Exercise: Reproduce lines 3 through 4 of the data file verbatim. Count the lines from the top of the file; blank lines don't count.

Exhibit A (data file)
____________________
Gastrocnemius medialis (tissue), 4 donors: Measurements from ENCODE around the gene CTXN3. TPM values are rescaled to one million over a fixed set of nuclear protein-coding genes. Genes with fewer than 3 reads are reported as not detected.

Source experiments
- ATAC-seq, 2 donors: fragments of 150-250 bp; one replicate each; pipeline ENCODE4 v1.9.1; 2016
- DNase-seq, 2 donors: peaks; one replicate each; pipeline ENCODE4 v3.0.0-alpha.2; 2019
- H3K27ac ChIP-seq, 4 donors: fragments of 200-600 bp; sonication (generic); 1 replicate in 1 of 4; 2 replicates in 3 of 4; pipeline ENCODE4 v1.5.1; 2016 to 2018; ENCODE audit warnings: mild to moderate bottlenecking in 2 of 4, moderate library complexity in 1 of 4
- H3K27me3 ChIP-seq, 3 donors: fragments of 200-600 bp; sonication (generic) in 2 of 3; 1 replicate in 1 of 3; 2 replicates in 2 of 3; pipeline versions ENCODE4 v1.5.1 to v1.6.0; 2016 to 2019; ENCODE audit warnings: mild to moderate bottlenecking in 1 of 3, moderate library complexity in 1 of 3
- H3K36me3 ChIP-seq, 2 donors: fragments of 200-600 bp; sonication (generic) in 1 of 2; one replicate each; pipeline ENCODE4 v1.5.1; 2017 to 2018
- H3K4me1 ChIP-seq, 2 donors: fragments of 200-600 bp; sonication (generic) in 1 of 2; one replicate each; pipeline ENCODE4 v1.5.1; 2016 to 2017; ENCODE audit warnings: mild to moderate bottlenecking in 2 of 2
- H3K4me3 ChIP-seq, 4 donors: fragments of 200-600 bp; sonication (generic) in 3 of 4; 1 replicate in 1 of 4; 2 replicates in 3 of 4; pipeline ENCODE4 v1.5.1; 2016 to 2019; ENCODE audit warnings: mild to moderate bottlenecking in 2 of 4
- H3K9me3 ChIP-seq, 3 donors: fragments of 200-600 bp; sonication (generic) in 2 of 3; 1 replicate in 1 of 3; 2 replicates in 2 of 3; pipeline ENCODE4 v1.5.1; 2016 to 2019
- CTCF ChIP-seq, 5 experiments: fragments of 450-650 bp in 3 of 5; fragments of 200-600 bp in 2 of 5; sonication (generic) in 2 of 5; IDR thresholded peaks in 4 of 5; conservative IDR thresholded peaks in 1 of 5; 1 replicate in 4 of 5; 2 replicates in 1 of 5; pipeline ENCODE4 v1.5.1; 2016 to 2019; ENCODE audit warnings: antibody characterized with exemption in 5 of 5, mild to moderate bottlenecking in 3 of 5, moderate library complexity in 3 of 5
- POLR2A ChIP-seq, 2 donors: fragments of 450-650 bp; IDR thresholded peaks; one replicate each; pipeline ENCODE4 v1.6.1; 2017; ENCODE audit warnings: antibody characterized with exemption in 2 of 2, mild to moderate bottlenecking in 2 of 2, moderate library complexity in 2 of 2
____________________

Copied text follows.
- ATAC-seq, 2 donors: fragments of 150-250 bp; one replicate each; pipeline ENCODE4 v1.9.1; 2016
- DNase-seq, 2 donors: peaks; one replicate each; pipeline ENCODE4 v3.0.0-alpha.2; 2019